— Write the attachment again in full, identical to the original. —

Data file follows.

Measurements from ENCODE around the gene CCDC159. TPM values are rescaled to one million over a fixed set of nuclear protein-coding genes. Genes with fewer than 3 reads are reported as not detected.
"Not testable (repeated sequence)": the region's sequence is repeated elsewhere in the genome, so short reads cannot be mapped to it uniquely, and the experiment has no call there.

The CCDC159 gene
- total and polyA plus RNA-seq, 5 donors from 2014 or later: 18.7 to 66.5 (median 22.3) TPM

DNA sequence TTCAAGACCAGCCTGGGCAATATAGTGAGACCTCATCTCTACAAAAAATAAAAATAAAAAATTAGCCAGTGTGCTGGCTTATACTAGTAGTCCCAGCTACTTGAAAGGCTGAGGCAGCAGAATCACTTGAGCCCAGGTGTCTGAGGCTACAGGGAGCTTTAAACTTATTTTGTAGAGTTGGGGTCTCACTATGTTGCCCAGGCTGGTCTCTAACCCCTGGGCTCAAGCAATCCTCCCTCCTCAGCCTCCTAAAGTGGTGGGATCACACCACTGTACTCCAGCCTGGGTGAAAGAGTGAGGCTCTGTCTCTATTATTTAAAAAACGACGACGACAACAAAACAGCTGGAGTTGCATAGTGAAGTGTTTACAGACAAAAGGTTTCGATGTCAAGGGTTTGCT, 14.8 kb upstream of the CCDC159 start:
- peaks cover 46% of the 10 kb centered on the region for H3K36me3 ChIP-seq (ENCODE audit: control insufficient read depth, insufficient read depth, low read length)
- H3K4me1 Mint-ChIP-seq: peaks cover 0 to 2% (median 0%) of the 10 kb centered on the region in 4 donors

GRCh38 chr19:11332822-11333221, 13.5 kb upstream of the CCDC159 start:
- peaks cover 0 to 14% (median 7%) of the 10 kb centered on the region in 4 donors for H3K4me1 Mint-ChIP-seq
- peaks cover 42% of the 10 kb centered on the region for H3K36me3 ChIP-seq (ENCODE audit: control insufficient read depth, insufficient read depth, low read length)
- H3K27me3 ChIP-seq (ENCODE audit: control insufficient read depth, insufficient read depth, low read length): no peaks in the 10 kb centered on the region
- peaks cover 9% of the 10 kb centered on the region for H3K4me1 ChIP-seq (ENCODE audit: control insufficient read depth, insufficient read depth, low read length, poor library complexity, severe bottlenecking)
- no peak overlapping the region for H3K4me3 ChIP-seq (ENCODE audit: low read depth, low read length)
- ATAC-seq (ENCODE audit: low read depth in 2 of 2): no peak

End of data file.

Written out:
Measurements from ENCODE around the gene CCDC159. TPM values are rescaled to one million over a fixed set of nuclear protein-coding genes. Genes with fewer than 3 reads are reported as not detected.
"Not testable (repeated sequence)": the region's sequence is repeated elsewhere in the genome, so short reads cannot be mapped to it uniquely, and the experiment has no call there.

The CCDC159 gene
- total and polyA plus RNA-seq, 5 donors from 2014 or later: 18.7 to 66.5 (median 22.3) TPM

DNA sequence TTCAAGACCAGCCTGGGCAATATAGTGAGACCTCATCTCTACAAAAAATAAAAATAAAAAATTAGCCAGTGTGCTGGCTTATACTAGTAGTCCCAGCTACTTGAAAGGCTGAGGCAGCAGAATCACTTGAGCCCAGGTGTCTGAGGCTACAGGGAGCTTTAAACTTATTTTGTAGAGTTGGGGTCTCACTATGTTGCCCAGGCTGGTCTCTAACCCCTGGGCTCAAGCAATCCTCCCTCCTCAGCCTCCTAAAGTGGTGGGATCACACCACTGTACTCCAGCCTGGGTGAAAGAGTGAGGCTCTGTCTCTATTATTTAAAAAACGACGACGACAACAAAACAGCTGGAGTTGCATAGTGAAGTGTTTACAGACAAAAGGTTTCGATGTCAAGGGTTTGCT, 14.8 kb upstream of the CCDC159 start:
- peaks cover 46% of the 10 kb centered on the region for H3K36me3 ChIP-seq (ENCODE audit: control insufficient read depth, insufficient read depth, low read length)
- H3K4me1 Mint-ChIP-seq: peaks cover 0 to 2% (median 0%) of the 10 kb centered on the region in 4 donors

GRCh38 chr19:11332822-11333221, 13.5 kb upstream of the CCDC159 start:
- peaks cover 0 to 14% (median 7%) of the 10 kb centered on the region in 4 donors for H3K4me1 Mint-ChIP-seq
- peaks cover 42% of the 10 kb centered on the region for H3K36me3 ChIP-seq (ENCODE audit: control insufficient read depth, insufficient read depth, low read length)
- H3K27me3 ChIP-seq (ENCODE audit: control insufficient read depth, insufficient read depth, low read length): no peaks in the 10 kb centered on the region
- peaks cover 9% of the 10 kb centered on the region for H3K4me1 ChIP-seq (ENCODE audit: control insufficient read depth, insufficient read depth, low read length, poor library complexity, severe bottlenecking)
- no peak overlapping the region for H3K4me3 ChIP-seq (ENCODE audit: low read depth, low read length)
- ATAC-seq (ENCODE audit: low read depth in 2 of 2): no peak